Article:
US immigration was affected by a landmark Supreme Court decision to overturn the Defense of Marriage Act (DOMA), now recognizing same-sex marriages under federal law. By extension, same-sex marriages are now entitled to receive the same US immigration benefits granted to heterosexual married couples. There is no waiting period for these changes to take place, and same-sex couples can take immediate steps to seek immigration benefits. United States Citizenship and Immigration Services (USCIS) will use the same standards to determine whether or not a marriage is genuine, regardless of whether it is a same-sex or heterosexual marriage.
New US Immigration Benefits for Same-Sex Couples
Petition a Spouse for a Green Card
US citizens and lawful permanent residents in a same-sex marriage to a foreign national can now file a petition to sponsor their spouse on a family-based immigrant visa. Eligibility for a green card is based on the validity of the marriage, and cannot be denied on the basis of its same-sex nature. Form I-130 can be filed, along with any accompanying application, on behalf of a same-sex spouse.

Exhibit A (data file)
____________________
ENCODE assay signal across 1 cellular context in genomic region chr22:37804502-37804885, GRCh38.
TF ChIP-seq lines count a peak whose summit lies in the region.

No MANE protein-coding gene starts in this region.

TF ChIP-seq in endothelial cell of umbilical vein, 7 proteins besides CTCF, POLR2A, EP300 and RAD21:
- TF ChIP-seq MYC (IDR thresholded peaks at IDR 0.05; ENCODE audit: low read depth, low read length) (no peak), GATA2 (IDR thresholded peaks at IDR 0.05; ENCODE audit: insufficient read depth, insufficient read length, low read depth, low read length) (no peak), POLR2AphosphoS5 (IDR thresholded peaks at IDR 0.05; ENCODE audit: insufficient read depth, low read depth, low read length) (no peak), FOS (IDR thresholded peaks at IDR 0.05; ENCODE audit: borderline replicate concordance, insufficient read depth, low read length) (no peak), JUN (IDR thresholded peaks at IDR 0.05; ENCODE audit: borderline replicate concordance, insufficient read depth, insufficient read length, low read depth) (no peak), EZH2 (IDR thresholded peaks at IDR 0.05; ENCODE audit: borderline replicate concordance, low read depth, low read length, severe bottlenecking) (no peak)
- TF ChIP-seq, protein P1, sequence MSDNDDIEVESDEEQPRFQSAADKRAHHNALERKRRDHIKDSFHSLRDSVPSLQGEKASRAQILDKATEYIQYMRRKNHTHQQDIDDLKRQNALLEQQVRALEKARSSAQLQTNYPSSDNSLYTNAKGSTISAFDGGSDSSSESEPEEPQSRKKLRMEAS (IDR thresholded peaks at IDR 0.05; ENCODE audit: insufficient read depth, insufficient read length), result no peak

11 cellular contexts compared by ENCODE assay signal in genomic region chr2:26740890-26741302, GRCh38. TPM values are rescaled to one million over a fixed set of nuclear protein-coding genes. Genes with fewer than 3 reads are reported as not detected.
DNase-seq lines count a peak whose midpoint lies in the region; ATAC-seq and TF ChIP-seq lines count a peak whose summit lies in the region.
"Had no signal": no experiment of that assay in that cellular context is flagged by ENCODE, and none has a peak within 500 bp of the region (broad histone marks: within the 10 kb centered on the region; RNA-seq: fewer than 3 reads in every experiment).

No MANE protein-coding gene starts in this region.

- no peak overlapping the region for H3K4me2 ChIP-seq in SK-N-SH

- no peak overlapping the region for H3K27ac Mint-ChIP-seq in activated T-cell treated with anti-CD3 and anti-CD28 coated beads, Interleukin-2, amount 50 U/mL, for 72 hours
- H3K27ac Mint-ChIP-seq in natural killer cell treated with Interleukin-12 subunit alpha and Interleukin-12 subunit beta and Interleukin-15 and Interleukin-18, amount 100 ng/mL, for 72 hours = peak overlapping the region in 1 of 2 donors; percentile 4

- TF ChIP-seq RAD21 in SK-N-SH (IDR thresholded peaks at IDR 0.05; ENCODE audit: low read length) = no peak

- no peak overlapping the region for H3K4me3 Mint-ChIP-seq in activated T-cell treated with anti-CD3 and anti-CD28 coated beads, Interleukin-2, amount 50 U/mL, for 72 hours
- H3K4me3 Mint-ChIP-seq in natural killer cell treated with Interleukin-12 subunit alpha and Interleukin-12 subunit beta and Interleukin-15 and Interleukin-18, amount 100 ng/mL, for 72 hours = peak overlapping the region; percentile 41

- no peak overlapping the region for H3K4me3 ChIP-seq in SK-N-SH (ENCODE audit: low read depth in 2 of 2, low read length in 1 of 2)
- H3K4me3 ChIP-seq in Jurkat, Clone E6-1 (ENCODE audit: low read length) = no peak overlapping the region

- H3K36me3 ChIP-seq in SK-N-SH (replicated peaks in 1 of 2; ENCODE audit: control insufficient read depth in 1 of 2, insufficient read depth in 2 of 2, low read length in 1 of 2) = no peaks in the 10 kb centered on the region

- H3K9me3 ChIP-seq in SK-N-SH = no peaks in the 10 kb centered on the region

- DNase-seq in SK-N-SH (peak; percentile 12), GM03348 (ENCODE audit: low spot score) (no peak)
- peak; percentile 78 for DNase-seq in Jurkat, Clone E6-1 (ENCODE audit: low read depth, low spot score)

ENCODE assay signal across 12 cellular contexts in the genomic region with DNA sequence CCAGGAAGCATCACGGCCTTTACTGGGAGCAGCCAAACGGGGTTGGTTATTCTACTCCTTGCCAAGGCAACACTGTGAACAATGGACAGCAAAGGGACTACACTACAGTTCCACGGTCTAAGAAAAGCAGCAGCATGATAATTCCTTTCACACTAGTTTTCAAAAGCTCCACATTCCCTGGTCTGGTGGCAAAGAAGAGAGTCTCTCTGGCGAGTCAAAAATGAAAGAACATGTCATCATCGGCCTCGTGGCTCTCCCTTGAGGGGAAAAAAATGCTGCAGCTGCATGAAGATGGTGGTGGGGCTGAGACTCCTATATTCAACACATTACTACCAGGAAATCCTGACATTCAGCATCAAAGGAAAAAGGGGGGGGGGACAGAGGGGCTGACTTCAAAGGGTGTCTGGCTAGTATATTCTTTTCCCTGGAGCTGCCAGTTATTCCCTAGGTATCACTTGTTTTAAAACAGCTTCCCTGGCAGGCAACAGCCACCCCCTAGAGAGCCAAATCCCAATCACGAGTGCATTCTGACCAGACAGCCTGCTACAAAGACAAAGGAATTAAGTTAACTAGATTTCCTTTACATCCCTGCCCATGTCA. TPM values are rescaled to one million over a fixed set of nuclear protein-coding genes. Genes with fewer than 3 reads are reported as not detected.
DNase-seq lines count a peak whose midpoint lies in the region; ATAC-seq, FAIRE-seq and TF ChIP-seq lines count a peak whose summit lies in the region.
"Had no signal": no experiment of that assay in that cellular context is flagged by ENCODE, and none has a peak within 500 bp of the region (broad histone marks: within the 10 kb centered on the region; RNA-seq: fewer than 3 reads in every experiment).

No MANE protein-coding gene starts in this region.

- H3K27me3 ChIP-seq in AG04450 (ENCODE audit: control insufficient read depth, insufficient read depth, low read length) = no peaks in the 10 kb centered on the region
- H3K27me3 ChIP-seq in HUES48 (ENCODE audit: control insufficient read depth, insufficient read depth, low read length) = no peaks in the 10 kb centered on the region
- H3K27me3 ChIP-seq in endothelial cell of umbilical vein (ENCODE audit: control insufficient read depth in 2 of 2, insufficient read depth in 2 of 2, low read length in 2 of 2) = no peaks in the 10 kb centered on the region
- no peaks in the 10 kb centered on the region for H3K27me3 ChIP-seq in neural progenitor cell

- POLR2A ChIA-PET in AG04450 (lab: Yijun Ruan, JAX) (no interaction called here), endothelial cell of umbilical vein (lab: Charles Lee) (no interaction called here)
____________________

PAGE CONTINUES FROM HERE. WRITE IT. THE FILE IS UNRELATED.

Include a Spouse as a Derivative on a Green Card Application
If you are applying for a US green card (for example, through an employment-based US immigration visa), your same-sex spouse can now be included as a derivative. If approved, that means you can legally bring your spouse to the United States with you. They cannot be denied entry on the basis of gender in a marriage.
Claim a Same-Sex Spouse as a Qualifying Relative
If your same-sex spouse is deemed inadmissible to the United States, you may be able to claim them as a qualifying relative on a waiver. Your success will depend upon several factors, including the reason that they were denied entry. You may need to prove that they will experience ‘extreme hardship’ should they be turned away. In the past, your claim could be denied on the basis of a same-sex marriage, but that is no longer the case. You may also be able to claim a spouse as a qualifying relative to prevent them from being removed under US immigration law.
If you and your spouse have had US immigration visa petitions denied in the past on the basis of your same-sex marriage, you may be able to re-file your paperwork. The same applies for a spouse who has been deported or removed from the United States. An US immigration lawyer may be able to help you answer any questions you have about your particular situation.